Today is going to be trying. You see, its Saint George's Day: George the Dragonslayer, patron saint of England and so there's going to be a lot of pictures of the guy about and in every one I'll bet you he'll be white. He'll be white and dressed in the armour and tabard of a Crusades-era knight and I think that, symbolically, this is a bit problematic.
I can't help but think that it might help, in just the tiniest way, if we took this day that's all about our national identity and acknowledged that our patron saint was Greek (or of mixed Greek and Palestinian descent as seems equally likely given his mother is described both as Greek and as a local of Palestine where his father was stationed with the Roman Legions). George (probably originally Georgius) was a Roman officer in the late third century, the legend was brought home by soldiers and knights who had fought in the Crusades about a thousand years later and he was adopted as England's patron saint because the legend spoke to the national identity of “never say die”, “damn the odds”, “do the right thing no matter what”. You know, the stuff from every Second World War film ever.
One guy against a dragon, it's an image that we've used in wartime propaganda and as a fable about standing up to bullies. It's a great story but the most faithful retelling of it I've ever encountered was a Fred Van Lente comic in Dark Horse Presents (and even that felt the need to have a real dragon in it, not that anyone's sure who the dragon represents, probably just the heraldry of some warlord whose name is lost to history).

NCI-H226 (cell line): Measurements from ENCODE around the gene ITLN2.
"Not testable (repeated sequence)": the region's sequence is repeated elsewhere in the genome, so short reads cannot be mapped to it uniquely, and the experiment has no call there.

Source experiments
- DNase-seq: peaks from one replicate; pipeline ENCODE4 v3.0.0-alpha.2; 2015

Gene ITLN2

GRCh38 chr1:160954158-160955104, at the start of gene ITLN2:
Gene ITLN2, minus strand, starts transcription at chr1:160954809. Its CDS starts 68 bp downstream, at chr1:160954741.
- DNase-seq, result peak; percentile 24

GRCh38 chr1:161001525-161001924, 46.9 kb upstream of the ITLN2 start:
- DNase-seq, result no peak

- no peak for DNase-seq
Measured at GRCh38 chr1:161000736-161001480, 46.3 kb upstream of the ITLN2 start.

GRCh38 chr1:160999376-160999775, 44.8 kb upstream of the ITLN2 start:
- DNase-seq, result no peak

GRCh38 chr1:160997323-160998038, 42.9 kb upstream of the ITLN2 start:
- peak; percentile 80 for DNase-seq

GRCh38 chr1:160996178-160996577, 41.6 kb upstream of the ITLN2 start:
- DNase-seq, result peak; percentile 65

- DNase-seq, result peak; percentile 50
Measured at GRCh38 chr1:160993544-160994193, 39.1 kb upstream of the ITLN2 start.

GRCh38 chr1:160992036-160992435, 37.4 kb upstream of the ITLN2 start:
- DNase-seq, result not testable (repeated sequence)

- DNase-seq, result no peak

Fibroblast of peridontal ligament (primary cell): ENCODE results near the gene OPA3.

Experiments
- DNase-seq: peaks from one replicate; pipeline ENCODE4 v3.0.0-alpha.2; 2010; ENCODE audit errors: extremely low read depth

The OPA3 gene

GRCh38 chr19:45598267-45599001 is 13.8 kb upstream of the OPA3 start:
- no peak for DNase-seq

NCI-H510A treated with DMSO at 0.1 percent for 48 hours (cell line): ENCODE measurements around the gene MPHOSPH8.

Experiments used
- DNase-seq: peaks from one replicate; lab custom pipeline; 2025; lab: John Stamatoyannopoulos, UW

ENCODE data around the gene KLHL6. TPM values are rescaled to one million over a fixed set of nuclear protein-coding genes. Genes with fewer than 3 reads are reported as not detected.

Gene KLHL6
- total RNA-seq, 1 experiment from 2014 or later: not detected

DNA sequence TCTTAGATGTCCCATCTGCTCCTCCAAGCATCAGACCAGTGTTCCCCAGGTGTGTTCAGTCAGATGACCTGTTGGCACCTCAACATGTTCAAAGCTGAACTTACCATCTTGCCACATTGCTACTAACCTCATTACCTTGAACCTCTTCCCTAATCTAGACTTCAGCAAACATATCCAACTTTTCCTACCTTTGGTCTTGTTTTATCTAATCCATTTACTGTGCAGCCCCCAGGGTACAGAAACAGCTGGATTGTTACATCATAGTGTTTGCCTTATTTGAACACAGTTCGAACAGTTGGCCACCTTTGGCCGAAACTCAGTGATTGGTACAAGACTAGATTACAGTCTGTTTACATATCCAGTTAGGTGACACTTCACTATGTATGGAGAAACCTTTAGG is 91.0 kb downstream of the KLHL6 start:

Instead of a man from another culture who represents the best qualities we strive for in our own culture (can you see why this appeals to me?) the national myth presents him as “one of us” and that necessarily places the dragon in the place of the “Other”, the outsider.
And so St. George's Flag and St. George himself have been taken up by nationalist, isolationist and racist causes as a representation of a white man fighting to save a maiden from an aggressive Other. The fact that the dragon is overtly represented by the legend as a Satanic figure (again, probably a Crusade-era embellishment) there's a subtext of rape and thus the nationalist (as George) becomes a heroic defender of maidenhood / purity / sanctity: personal invasion equated to national invasion.
And this is ridiculous. Saint George was not white, he wasn't English and very likely spent his entire life in the Middle East. Even his status as an English icon is shoddy: he's a known figure in Islamic culture, especially in Egypt where he is also a major figure (“The Prince of Martyrs”) in the Coptic Orthodox Church, and the Russian Orthodox dedicates two feast days to him.
I just want the nationalists who wave their flags and the thugs who get St. George's Cross tattoos to know their symbol isn't like them, that the ideal they think they're representing was a figure from another culture, of another race and not even their exclusive property.